The following post was written back in August of 2012, in the beginning stages of the Peoples Next Door project.
It is called Little Kurdistan.
Not a fifteen minute drive from honky tonk bars and the Country Music Hall of Fame, the largest population of Kurdish peoples in North America goes about their daily lives. Largely the result of refugee resettlement, Nashville’s Kurdish population has ballooned to somewhere between 10-15,000 over the last several decades.
A reaction to genocide in their native countries, the first refugees made their migration to Nashville in 1976, starting with a small group, no larger then 50 people. Since that time, several waves of Kurdish refugee resettlement resulted in thousands moving into the Nashville area.
But why Nashville?
In a public television documentary, Little Kurdistan, USA, commentators suggest Nashville’s strong economy and open policies concerning refugees contributed. However, many factors play into the development of this self-sustaining micro-community in Nashville. Remarkably, Kurdish residents claim they enjoy the warmer attitude of Nashville residents to other areas in America, and that even the climate feels similar to the one they left back at home.
This phenomenon has created a cultural home for Kurds in the United States. In this community, Kurds are able to live and work in much the same way they did at home. Shops sell traditional goods and the smells of Kurdish food waft out of the open doors of little restaurants. Driving down the road, many signs wear both English and Arabic lettering.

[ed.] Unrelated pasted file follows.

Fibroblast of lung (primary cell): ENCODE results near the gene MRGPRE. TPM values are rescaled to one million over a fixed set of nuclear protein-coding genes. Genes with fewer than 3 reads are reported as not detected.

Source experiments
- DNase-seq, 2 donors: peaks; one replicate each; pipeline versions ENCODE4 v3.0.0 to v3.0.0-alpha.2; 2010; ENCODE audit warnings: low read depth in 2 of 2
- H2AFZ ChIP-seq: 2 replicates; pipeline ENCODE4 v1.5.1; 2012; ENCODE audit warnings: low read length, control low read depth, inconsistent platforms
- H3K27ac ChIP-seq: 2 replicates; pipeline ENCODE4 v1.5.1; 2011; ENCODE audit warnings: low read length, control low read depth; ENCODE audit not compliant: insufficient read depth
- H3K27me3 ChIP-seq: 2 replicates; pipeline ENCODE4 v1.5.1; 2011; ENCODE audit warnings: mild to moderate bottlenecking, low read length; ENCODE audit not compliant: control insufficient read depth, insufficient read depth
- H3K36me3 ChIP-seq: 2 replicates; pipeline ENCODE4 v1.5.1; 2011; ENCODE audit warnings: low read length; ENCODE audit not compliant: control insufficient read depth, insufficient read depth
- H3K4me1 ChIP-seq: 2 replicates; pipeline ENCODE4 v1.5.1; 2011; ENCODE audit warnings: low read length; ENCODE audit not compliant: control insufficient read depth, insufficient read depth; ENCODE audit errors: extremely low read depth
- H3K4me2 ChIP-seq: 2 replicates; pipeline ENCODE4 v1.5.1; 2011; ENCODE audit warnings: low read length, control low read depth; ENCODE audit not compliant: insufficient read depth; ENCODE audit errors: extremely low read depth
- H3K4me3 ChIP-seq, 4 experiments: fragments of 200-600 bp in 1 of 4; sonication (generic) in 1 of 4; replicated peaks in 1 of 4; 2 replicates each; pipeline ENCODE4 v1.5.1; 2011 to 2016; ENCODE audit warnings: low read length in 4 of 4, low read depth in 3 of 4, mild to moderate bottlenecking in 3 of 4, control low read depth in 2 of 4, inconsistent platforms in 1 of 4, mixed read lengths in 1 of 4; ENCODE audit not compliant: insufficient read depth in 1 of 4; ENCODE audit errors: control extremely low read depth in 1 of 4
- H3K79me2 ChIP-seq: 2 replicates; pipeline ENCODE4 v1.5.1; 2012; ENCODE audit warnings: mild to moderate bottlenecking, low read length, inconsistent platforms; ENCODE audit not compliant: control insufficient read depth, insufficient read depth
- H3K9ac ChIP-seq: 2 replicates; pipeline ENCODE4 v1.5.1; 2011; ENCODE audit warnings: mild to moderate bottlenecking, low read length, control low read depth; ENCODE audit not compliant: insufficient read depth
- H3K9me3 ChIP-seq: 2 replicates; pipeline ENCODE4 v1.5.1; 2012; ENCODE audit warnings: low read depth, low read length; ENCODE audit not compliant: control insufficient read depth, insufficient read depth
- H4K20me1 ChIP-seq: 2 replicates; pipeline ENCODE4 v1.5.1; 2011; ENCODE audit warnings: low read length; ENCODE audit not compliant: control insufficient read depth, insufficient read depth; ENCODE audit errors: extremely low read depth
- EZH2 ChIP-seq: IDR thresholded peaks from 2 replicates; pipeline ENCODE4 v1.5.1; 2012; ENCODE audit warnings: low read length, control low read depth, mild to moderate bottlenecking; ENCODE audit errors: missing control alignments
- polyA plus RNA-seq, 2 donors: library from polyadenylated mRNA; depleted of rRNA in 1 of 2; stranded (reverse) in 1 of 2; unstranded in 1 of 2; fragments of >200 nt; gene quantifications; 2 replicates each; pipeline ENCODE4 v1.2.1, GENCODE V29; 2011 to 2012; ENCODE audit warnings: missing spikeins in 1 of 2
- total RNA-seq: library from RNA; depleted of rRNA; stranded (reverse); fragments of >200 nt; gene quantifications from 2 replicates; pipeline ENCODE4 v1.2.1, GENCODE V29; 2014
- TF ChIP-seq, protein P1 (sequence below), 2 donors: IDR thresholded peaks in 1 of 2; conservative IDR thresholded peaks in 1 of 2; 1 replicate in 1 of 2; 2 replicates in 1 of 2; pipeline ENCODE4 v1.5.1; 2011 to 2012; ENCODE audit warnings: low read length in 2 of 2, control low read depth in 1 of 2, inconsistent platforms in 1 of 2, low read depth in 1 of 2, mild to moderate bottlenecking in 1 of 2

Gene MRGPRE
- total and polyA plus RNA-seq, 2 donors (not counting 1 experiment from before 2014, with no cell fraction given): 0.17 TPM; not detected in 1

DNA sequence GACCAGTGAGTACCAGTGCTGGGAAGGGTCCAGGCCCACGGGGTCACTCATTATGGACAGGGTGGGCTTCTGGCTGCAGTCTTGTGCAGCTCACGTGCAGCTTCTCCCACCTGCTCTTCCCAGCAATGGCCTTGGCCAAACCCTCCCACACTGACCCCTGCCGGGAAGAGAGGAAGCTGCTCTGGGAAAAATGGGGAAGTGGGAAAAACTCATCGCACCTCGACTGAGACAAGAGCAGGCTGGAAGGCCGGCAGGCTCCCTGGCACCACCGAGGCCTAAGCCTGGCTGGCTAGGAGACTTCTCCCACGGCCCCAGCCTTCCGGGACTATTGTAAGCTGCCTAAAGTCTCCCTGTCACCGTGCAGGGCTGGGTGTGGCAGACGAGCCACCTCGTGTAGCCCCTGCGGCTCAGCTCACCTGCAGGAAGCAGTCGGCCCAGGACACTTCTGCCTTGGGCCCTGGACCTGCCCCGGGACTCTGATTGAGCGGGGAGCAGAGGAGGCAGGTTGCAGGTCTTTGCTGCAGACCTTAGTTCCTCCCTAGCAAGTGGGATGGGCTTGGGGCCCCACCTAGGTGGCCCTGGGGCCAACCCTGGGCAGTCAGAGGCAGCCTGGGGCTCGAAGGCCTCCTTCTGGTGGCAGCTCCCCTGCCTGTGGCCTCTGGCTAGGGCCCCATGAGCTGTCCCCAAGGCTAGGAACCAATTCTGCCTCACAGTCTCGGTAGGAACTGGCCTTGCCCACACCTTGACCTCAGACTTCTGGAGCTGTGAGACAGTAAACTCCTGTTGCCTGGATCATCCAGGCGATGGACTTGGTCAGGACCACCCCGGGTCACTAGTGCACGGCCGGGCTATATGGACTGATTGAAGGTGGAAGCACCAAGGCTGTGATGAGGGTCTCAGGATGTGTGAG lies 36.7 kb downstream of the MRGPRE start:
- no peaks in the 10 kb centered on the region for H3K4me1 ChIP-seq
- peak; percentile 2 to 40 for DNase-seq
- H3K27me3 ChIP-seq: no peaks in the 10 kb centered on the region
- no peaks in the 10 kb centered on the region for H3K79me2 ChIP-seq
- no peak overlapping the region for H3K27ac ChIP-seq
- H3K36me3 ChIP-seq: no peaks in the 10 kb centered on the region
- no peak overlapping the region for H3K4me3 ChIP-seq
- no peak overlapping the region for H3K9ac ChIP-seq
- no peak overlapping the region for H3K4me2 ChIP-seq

What is more, Islamic community centers continue to sprout up in converted storefronts. In 1998, the Salahadeen Islamic center opened as the first Kudish-speaking mosque in North America. The area is one of the few neighborhoods in America where a truly Kurdish expression of Islam exists.
For the church, opportunities exist all over America in places like Little Kurdistan. The Kurds are the largest people group in the world without a designated state. They live in small enclaves in Iraq, Turkey, Syria and Iran, but they have no official place to call their own. Furthermore, the states where Kurds currently reside are often hostile to an American presence, particularly Christian missions.
Yet, as God draws the nations into our borders, the church gains unprecedented access to these peoples. Nashville has one of the strongest evangelical footprints in America, with many churches and religious organizations located in the area. With such a solid church network already established, the resources are in place to execute a church planting movement amongst the Kurds of Nashville, TN.
May the Kurds placed in the shadow of the Southern Baptist Convention’s home offices see the glorious light of the gospel of our Lord Jesus Christ.
For more information on the Peoples Next Door project or mapping and engaging people groups, please contact me at firstname.lastname@example.org. This project is part of the Urban Resource Initiative at Southeastern Baptist Theological Seminary. The above content is copyrighted (Copyright © 2012 by C. Keelan Cook) and is used with permission.